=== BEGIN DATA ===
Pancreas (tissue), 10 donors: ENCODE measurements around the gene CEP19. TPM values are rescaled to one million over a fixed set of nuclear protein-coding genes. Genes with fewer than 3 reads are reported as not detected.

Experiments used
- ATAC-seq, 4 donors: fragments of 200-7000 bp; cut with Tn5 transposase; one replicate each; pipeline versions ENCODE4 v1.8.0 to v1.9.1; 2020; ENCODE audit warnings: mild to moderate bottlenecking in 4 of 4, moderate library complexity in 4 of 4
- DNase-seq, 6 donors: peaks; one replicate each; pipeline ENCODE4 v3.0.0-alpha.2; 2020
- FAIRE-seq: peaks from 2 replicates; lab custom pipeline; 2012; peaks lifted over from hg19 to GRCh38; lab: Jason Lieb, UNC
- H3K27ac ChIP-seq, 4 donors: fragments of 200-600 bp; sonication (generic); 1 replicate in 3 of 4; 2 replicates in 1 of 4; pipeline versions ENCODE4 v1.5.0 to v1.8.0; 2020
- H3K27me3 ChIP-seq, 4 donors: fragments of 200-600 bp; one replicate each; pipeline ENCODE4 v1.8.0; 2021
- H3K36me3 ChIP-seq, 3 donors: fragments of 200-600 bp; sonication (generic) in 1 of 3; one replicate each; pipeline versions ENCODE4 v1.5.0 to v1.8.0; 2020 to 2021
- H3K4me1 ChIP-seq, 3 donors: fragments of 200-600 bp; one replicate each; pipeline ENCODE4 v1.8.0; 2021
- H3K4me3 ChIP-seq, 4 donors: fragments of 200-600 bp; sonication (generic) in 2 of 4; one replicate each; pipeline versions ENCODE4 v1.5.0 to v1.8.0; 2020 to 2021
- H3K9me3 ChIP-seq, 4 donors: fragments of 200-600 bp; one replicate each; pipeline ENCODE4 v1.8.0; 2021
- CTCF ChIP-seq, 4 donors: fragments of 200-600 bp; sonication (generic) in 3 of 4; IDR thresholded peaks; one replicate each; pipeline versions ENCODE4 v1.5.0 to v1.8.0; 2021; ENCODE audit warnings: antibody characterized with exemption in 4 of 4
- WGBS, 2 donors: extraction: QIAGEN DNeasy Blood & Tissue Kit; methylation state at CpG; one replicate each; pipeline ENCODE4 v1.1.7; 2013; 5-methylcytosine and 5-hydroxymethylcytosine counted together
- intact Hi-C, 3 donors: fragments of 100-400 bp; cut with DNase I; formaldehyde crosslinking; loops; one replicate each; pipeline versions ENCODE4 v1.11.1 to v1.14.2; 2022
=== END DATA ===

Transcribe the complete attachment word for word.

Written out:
Pancreas (tissue), 10 donors: ENCODE measurements around the gene CEP19. TPM values are rescaled to one million over a fixed set of nuclear protein-coding genes. Genes with fewer than 3 reads are reported as not detected.

Experiments used
- ATAC-seq, 4 donors: fragments of 200-7000 bp; cut with Tn5 transposase; one replicate each; pipeline versions ENCODE4 v1.8.0 to v1.9.1; 2020; ENCODE audit warnings: mild to moderate bottlenecking in 4 of 4, moderate library complexity in 4 of 4
- DNase-seq, 6 donors: peaks; one replicate each; pipeline ENCODE4 v3.0.0-alpha.2; 2020
- FAIRE-seq: peaks from 2 replicates; lab custom pipeline; 2012; peaks lifted over from hg19 to GRCh38; lab: Jason Lieb, UNC
- H3K27ac ChIP-seq, 4 donors: fragments of 200-600 bp; sonication (generic); 1 replicate in 3 of 4; 2 replicates in 1 of 4; pipeline versions ENCODE4 v1.5.0 to v1.8.0; 2020
- H3K27me3 ChIP-seq, 4 donors: fragments of 200-600 bp; one replicate each; pipeline ENCODE4 v1.8.0; 2021
- H3K36me3 ChIP-seq, 3 donors: fragments of 200-600 bp; sonication (generic) in 1 of 3; one replicate each; pipeline versions ENCODE4 v1.5.0 to v1.8.0; 2020 to 2021
- H3K4me1 ChIP-seq, 3 donors: fragments of 200-600 bp; one replicate each; pipeline ENCODE4 v1.8.0; 2021
- H3K4me3 ChIP-seq, 4 donors: fragments of 200-600 bp; sonication (generic) in 2 of 4; one replicate each; pipeline versions ENCODE4 v1.5.0 to v1.8.0; 2020 to 2021
- H3K9me3 ChIP-seq, 4 donors: fragments of 200-600 bp; one replicate each; pipeline ENCODE4 v1.8.0; 2021
- CTCF ChIP-seq, 4 donors: fragments of 200-600 bp; sonication (generic) in 3 of 4; IDR thresholded peaks; one replicate each; pipeline versions ENCODE4 v1.5.0 to v1.8.0; 2021; ENCODE audit warnings: antibody characterized with exemption in 4 of 4
- WGBS, 2 donors: extraction: QIAGEN DNeasy Blood & Tissue Kit; methylation state at CpG; one replicate each; pipeline ENCODE4 v1.1.7; 2013; 5-methylcytosine and 5-hydroxymethylcytosine counted together
- intact Hi-C, 3 donors: fragments of 100-400 bp; cut with DNase I; formaldehyde crosslinking; loops; one replicate each; pipeline versions ENCODE4 v1.11.1 to v1.14.2; 2022